One of my last official acts before leaving Kentucky for the summer was to take a stroll through the Lexington Cemetery, a mecca for those interested in the Commonwealth's Confederate contingent. The Hunt and Morgan family plot is, unsurprisingly, noteworthy for its high concentration of names familiar to students of the Western theater. The graves are arranged in semi-circles, all surrounding big daddy and golden-age Lexington millionaire John Wesley Hunt.
Among these resting places of one of Kentucky's first families, I noticed one marker standing out of place, in the middle of two rows (arcs?) of graves. You can see hers in the bottom right corner of the picture, behind the first arc of Hunt and Morgan graves. The small stone was marked "Bouviette James (Col.) Ever Faithful." Intrigued by this odd placement of a loyal family servant in the family plot, and hoping to find some evidence of postwar paternalistic benevolence, I did some digging.
Aunt Betty, as the Morgans called her, was the mammy of the house, caring for the children including young John Hunt Morgan. During the war, it is said that she was so loyal to the children that she became an ardent supporter of the Confederate cause, and likely mourned the family's losses along with the household's whites. When she died in 1870, the family buried her in their own plot with some of the surviving Morgans and Basil Duke as her pallbearers. So devoted to the family, was Ms. James, that her ghost is still said to haunt the house in Lexington, and was often seen with children when the residence was still occupied. Neat story, and one not unlike many of the "loyal slave" stories throughout the wartime and postwar South. It may even be seen as rather touching that the family would consider a former slave such an integral part of their household.
Undoubtedly, the relationship between family servant and white folks was close, even affectionate at times, but the relationship was always understood to be unequal. Black was always and unquestionably subservient to white, and the knowledge of this distinction was present in every daily interaction. In the case of Bouviette, her status within the household carried over into death as well. The Hunts and Morgans could not even write her name on her tombstone without reference to her skin color lest some future visitor mistake this (colored) woman for one of the "real" family. Further separating her is her placement within the plot. While Aunt Betty was buried with the family, hers was the only grave not arranged in one of the semi-circles around John Wesley Hunt. She was inside the household, to speak, but was never nor never would be part of the (quite literal) family circle. Her marker, smaller than the rest of the family, also highlights her inequality. Though she was of advanced age when she died in 1870, James received the same sized headstone as the Morgan children who died in infancy or pre-adulthood. Implicitly, then, Aunt Betty was in life and was to be in death a perpetual child, a racial other, and an inside-outsider in the Morgan family.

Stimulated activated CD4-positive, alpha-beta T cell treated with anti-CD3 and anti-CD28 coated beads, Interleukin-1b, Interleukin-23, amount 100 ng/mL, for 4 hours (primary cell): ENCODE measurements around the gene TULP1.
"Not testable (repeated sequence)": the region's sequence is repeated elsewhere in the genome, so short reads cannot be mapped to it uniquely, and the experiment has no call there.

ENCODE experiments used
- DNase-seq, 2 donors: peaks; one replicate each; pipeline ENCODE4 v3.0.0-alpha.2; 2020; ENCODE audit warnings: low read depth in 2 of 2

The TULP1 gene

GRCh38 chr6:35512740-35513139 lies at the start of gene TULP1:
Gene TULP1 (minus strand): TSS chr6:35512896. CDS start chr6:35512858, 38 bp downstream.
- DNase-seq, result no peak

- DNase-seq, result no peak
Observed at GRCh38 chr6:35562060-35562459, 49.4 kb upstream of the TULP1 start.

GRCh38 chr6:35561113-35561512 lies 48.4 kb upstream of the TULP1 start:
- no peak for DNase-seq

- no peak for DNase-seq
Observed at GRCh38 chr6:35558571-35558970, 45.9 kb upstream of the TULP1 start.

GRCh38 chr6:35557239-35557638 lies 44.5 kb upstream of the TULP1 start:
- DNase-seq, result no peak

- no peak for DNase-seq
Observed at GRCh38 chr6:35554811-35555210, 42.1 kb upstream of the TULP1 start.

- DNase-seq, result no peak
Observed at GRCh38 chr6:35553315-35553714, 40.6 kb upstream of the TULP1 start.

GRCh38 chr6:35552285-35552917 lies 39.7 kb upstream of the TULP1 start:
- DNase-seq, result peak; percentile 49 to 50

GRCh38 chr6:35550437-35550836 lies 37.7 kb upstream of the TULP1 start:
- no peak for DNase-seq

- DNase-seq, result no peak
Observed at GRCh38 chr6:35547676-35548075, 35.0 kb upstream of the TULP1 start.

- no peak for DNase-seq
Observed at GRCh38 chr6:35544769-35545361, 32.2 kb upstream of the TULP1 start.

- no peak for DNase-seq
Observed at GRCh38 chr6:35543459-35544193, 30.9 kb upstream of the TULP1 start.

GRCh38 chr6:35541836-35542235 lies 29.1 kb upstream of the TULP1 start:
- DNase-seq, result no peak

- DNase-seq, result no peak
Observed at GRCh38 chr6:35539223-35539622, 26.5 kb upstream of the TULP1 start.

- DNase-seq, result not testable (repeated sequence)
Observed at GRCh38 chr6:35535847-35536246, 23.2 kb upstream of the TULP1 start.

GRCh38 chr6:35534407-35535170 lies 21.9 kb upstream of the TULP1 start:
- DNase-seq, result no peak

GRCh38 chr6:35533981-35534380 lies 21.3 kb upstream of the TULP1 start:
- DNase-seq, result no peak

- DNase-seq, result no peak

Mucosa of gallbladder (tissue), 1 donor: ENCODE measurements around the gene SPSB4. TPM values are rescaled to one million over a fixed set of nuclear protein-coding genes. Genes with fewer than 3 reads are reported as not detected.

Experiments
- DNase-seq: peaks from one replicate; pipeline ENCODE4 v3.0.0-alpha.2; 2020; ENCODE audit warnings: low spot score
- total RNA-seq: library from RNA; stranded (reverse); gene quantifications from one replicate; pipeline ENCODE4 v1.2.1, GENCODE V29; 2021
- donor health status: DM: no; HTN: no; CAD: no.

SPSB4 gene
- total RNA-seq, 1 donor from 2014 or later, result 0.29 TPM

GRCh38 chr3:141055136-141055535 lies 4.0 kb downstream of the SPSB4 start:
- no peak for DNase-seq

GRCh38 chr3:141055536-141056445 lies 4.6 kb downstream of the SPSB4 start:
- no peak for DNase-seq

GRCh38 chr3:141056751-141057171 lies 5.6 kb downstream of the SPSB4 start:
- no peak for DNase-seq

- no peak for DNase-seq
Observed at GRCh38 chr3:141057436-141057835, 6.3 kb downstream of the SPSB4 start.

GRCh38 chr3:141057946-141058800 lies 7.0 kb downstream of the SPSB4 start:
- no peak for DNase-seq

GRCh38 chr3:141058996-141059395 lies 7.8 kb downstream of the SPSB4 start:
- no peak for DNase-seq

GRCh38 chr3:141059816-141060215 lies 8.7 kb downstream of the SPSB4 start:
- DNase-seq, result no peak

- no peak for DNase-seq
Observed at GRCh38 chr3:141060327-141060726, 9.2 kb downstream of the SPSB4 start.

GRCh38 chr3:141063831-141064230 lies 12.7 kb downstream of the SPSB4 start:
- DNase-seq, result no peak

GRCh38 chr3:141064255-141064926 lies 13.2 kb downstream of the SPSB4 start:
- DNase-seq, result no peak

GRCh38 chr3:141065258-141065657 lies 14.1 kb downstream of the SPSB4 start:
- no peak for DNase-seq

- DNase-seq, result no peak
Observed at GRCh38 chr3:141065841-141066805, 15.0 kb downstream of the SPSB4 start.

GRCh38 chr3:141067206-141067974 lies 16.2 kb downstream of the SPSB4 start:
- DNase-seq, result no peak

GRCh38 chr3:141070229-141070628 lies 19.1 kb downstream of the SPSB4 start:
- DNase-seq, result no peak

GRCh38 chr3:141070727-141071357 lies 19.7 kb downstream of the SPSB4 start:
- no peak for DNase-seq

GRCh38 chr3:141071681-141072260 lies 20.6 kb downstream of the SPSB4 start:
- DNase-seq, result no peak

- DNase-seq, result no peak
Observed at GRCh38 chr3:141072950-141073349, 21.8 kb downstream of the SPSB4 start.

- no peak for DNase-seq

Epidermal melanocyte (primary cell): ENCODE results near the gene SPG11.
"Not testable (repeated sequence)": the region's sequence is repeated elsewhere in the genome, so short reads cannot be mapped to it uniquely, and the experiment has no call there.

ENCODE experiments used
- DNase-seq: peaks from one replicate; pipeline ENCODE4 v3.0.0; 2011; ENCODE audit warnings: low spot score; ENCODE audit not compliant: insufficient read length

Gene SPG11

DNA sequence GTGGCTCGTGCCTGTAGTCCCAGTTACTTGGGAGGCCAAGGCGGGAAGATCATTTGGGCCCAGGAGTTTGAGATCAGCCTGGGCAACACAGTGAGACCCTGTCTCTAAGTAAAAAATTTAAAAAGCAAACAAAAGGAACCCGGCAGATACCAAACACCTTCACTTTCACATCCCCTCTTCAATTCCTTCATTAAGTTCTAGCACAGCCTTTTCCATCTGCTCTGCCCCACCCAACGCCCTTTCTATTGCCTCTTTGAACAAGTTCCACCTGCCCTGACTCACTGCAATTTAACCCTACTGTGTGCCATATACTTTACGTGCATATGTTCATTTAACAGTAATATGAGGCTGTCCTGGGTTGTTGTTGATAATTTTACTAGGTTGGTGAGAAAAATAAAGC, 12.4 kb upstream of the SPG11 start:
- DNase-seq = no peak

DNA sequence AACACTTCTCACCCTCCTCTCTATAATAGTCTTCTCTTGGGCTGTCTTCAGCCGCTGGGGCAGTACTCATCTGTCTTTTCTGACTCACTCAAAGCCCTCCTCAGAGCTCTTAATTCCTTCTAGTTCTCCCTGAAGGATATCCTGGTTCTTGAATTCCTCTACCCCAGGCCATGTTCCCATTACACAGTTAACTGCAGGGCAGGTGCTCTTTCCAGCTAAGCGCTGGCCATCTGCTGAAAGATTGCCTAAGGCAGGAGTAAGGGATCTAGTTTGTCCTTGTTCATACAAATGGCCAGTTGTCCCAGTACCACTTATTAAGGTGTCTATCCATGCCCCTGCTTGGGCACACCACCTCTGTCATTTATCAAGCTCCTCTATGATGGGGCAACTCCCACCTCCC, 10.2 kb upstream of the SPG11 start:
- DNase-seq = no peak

I find it most amazing that the Morgans perpetuated this master-servant domestic relationship beyond the grave. The permanence of Bouviette's outsider, unequal, childlike status is reinforced even though the post-Emancipation world had destroyed the legal framework of that relationship. Bouviette's unequal situation is particularly interesting in light of the political situation in 1870, the year she died. The passage of the Fifteenth Amendment in 1869 meant that blacks in Kentucky would vote for the first time in that year. When black men were beginning challenging Kentucky's antebellum political and social racial caste system through political participation, when black and white seemed closer to equality than they had ever been, when the slaveowning Hunts and Morgans feared their world was turning upside down, they buried their loyal old Mammy inside but ever outside the family circle. They showed their credentials as caring, paternalistic masters while at the same time demonstrated their idea of the proper station of African Americans in the Commonwealth.
A few feet from Bouviette, in one of the Morgan semi-circles, lies Francis K. Morgan, little brother of John H. Frank enlisted and served as a Private in Co. I of Morgan's and later Duke's 2nd KY Cav. during the war, and in 1870 joined the Citizens' Guards, a Lexington militia company raised amid white claims that the advent of black suffrage would lead blacks to claim full social equality with whites. Old antebellum fears of insurrection, race war, and miscegenation were trotted out to scare Kentucky whites into action against the state's newly-energized Republican party. Instead of "defending" the "threatened" white citizenry, though, the militiamen of the Guards and four other companies led by former Union and Confederate officers in the city would beat, shoot, intimidate, and harass blacks trying to vote or hold political rallies during elections from 1870-1873 (those companies and their violent reassertion of white supremacy, incidentally, were the subject of my recently completed MA thesis).
In the context of Frank Morgan's and other white Lexingtonians' struggle against black political and social equality in the early 1870s, Bouviette's "Ever Faithful" epitaph is a lesson for Bluegrass African Americans in their "proper" status: loyal, submissive, and unequal. Far from doing her honor by burying her "with" the family, Bouviette's peculiar interment in the Lexington Cemetery is a head on a pike, a hanged pirate in the harbor, a lesson, warning, and threat to African Americans no longer bound by slavery but still bound by the Commonwealth's antebellum racism and violence.